Fervent fans mark Marley's birthday in Jamaica
Hundreds of tourists joined dreadlocked Rastafarian priests, leading reggae musicians and some of Bob Marley's relatives at the late reggae icon's old house in Jamaica to mark the 68th anniversary of his birth Wednesday.
Since his death from cancer in 1981 at age 36, Marley has become more than Jamaica's most famous musical export. The trailblazing reggae songwriter's message of unity and respect for human rights remains a beacon of hope for some in this Caribbean nation chronically struggling with a sputtering economy and high rates of violence.
"It's the same struggle now as when he was alive. So his music, when you hear it, it's like he's singing today even though he died some 30 odd years ago," said Mutabaruka, a famed dub poet who attended the celebration along with reggae singers like Sizzla Kalonji.
In the early morning light, some of Marley's relations and old friends danced and chanted to the pounding of Rastafarian drums in the yard of his Kingston home, which is now a family-run museum displaying his guitar, clothing and other memorabilia. Later in the day, Marley's songs were blasted from big speakers as people danced and chatted amid clouds of marijuana smoke.
Donisha Prendergast, a documentary filmmaker and artist who is Marley's eldest granddaughter, said her grandfather's message of "one love" and social revolution remains alive and well. But she said more Jamaicans need to heed it.
"I don't think most people here are really hearing it, you know? They know that his music is around and they are proud of it, but they don't live it. Because if they did, then we would be a stronger people, we would be stronger characters," Prendergast said.
The Caribbean country has struggled the last 40 years, due in large part to political mismanagement by the two main political parties. Good jobs are scarce, the local currency is sliding and the government is so swamped with debt that about half of the budget goes to loan payments.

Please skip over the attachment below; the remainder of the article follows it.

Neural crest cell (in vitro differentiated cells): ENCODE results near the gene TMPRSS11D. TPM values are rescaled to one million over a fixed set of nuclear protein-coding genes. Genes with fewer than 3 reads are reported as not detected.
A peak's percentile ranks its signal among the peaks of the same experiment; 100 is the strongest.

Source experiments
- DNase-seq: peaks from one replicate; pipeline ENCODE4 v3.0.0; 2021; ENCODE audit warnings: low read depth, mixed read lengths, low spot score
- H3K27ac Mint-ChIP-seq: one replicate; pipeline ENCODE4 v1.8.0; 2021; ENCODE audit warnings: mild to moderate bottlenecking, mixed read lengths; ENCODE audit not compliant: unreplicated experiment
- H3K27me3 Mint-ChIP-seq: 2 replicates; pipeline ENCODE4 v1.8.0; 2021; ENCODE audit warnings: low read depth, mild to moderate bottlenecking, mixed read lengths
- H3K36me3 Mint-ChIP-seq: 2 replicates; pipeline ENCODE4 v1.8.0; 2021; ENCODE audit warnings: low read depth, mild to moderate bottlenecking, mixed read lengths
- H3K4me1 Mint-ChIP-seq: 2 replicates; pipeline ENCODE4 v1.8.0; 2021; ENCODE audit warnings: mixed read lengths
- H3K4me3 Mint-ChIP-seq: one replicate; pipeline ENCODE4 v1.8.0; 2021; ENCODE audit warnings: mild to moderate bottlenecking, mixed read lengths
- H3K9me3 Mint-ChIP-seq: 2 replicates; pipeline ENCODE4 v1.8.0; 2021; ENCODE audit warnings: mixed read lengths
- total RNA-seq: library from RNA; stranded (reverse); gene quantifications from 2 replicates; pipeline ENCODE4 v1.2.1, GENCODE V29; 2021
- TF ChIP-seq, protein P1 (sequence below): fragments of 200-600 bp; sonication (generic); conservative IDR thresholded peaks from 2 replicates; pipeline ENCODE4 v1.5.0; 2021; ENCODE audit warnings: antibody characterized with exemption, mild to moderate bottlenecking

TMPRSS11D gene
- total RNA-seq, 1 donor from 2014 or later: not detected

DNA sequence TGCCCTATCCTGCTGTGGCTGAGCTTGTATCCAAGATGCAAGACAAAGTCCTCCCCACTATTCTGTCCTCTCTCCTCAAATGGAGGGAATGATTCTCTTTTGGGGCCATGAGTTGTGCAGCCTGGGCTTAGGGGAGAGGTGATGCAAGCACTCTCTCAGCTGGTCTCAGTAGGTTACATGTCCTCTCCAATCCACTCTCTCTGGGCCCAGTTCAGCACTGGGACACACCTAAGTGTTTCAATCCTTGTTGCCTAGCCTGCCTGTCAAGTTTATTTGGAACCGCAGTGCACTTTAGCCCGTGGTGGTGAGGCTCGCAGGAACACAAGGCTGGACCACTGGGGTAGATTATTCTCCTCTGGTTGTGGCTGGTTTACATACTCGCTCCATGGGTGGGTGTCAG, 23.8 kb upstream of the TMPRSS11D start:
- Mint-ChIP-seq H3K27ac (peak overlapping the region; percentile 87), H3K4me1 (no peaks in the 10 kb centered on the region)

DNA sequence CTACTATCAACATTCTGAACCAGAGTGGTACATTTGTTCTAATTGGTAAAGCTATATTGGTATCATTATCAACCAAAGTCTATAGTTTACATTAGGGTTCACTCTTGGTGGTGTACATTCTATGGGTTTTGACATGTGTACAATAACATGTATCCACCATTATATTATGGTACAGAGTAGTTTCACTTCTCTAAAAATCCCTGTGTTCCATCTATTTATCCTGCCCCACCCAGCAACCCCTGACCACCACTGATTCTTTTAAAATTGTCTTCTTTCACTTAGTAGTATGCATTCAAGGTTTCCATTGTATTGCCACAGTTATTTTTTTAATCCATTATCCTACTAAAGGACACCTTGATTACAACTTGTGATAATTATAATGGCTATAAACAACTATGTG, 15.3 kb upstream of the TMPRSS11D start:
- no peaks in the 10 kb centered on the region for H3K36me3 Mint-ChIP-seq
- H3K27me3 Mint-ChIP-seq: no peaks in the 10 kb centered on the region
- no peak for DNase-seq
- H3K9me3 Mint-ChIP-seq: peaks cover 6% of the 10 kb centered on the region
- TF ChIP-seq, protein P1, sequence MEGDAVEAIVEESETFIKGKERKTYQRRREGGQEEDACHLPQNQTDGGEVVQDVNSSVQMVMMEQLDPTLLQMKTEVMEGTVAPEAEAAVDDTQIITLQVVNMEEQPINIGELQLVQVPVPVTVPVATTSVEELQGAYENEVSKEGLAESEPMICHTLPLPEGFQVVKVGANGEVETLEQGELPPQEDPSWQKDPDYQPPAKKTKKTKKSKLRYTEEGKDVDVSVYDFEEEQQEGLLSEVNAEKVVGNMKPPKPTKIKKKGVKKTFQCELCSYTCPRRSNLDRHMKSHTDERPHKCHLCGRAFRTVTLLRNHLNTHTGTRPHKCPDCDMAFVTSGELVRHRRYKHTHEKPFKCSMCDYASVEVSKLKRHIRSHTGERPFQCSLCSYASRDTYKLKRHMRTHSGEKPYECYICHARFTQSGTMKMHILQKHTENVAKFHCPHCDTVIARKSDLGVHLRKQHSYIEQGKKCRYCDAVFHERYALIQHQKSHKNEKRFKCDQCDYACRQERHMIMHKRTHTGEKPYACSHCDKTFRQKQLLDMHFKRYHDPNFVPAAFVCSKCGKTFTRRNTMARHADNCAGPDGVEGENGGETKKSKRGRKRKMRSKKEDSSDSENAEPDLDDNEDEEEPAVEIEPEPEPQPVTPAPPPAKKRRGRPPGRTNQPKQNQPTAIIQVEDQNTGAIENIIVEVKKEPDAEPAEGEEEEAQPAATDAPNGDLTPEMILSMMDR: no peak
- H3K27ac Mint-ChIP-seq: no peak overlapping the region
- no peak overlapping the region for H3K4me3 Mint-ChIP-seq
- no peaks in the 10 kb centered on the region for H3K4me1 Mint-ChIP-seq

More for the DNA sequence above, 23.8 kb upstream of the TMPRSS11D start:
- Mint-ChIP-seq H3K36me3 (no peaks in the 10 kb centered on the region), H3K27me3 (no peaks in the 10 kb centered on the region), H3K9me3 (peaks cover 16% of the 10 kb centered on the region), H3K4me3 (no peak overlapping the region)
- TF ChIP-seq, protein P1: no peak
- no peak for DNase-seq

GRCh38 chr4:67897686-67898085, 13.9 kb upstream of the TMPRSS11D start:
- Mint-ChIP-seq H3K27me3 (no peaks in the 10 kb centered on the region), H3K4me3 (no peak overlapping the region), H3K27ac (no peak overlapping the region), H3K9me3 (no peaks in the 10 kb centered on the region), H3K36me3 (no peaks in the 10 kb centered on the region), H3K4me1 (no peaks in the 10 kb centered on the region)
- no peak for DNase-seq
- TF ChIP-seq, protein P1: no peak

There were 1,087 slayings last year, which was touted as the lowest number of killings in nine years on the island of about 2.8 million people. When Chicago, with roughly the same population, chalked up 506 homicides last year, the bloodshed put the city at the center of the U.S. debate over guns.
On Wednesday, Culture Minister Lisa Hanna encouraged Jamaicans to listen to Marley's lyrics, saying they called for Jamaicans to create a "more wholesome, caring, peaceful and progressive society."
Most young people in Jamaica listen to the brash reggae-rap hybrid of dancehall, but there is a new generation of music lovers who have turned to Marley's albums.
"Bob Marley's music is definitely inspirational to listen to," said Marlene Haughton, an unemployed 20-year-old who enthusiastically sang along with Marley's "Trenchtown Rock," whose lyrics say: "One good thing about music, when it hits you feel no pain."
Marley's popularity remains strong around the globe, and his music continues to sell steadily. A long-in-the-works documentary about his life was released last year.
Some of Marley's foreign fans journeyed to the Kingston museum to take part in Wednesday's festivities.
A dreadlocked Japanese man who goes by the name of Bongho Jatusy smoked a long wooden pipe stuffed with marijuana and nodded his head to the music.
"Bob Marley, he's universal," Jatusy said, watching his dreadlocked children playing nearby.
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